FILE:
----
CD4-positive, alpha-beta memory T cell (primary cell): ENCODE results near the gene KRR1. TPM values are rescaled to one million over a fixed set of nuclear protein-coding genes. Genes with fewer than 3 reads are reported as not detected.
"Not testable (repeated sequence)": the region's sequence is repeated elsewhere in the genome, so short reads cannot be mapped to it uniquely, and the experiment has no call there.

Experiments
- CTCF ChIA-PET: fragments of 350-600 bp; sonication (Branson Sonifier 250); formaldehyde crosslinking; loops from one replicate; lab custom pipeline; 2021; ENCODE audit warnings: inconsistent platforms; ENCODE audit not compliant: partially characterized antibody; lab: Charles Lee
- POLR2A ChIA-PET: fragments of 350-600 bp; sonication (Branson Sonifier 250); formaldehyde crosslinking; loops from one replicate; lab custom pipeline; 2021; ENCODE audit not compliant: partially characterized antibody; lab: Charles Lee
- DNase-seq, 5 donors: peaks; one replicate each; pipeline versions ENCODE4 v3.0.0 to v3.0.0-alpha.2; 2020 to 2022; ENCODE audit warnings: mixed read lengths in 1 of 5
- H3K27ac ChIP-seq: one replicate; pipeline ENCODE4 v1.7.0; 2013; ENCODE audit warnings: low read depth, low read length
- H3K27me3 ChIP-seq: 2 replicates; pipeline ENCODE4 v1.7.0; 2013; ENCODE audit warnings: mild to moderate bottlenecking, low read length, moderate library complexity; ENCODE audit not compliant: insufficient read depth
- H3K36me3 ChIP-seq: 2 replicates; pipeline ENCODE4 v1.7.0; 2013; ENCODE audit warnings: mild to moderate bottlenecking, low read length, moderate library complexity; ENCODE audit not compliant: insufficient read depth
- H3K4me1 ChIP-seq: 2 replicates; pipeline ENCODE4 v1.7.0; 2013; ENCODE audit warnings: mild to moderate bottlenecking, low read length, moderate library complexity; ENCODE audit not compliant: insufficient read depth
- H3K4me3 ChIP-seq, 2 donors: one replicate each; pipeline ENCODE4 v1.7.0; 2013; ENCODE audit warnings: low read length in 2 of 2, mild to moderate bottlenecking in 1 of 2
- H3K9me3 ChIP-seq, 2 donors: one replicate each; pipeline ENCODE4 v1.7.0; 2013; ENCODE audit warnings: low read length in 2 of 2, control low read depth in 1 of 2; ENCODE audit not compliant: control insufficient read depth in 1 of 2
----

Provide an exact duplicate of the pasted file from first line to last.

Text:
CD4-positive, alpha-beta memory T cell (primary cell): ENCODE results near the gene KRR1. TPM values are rescaled to one million over a fixed set of nuclear protein-coding genes. Genes with fewer than 3 reads are reported as not detected.
"Not testable (repeated sequence)": the region's sequence is repeated elsewhere in the genome, so short reads cannot be mapped to it uniquely, and the experiment has no call there.

Experiments
- CTCF ChIA-PET: fragments of 350-600 bp; sonication (Branson Sonifier 250); formaldehyde crosslinking; loops from one replicate; lab custom pipeline; 2021; ENCODE audit warnings: inconsistent platforms; ENCODE audit not compliant: partially characterized antibody; lab: Charles Lee
- POLR2A ChIA-PET: fragments of 350-600 bp; sonication (Branson Sonifier 250); formaldehyde crosslinking; loops from one replicate; lab custom pipeline; 2021; ENCODE audit not compliant: partially characterized antibody; lab: Charles Lee
- DNase-seq, 5 donors: peaks; one replicate each; pipeline versions ENCODE4 v3.0.0 to v3.0.0-alpha.2; 2020 to 2022; ENCODE audit warnings: mixed read lengths in 1 of 5
- H3K27ac ChIP-seq: one replicate; pipeline ENCODE4 v1.7.0; 2013; ENCODE audit warnings: low read depth, low read length
- H3K27me3 ChIP-seq: 2 replicates; pipeline ENCODE4 v1.7.0; 2013; ENCODE audit warnings: mild to moderate bottlenecking, low read length, moderate library complexity; ENCODE audit not compliant: insufficient read depth
- H3K36me3 ChIP-seq: 2 replicates; pipeline ENCODE4 v1.7.0; 2013; ENCODE audit warnings: mild to moderate bottlenecking, low read length, moderate library complexity; ENCODE audit not compliant: insufficient read depth
- H3K4me1 ChIP-seq: 2 replicates; pipeline ENCODE4 v1.7.0; 2013; ENCODE audit warnings: mild to moderate bottlenecking, low read length, moderate library complexity; ENCODE audit not compliant: insufficient read depth
- H3K4me3 ChIP-seq, 2 donors: one replicate each; pipeline ENCODE4 v1.7.0; 2013; ENCODE audit warnings: low read length in 2 of 2, mild to moderate bottlenecking in 1 of 2
- H3K9me3 ChIP-seq, 2 donors: one replicate each; pipeline ENCODE4 v1.7.0; 2013; ENCODE audit warnings: low read length in 2 of 2, control low read depth in 1 of 2; ENCODE audit not compliant: control insufficient read depth in 1 of 2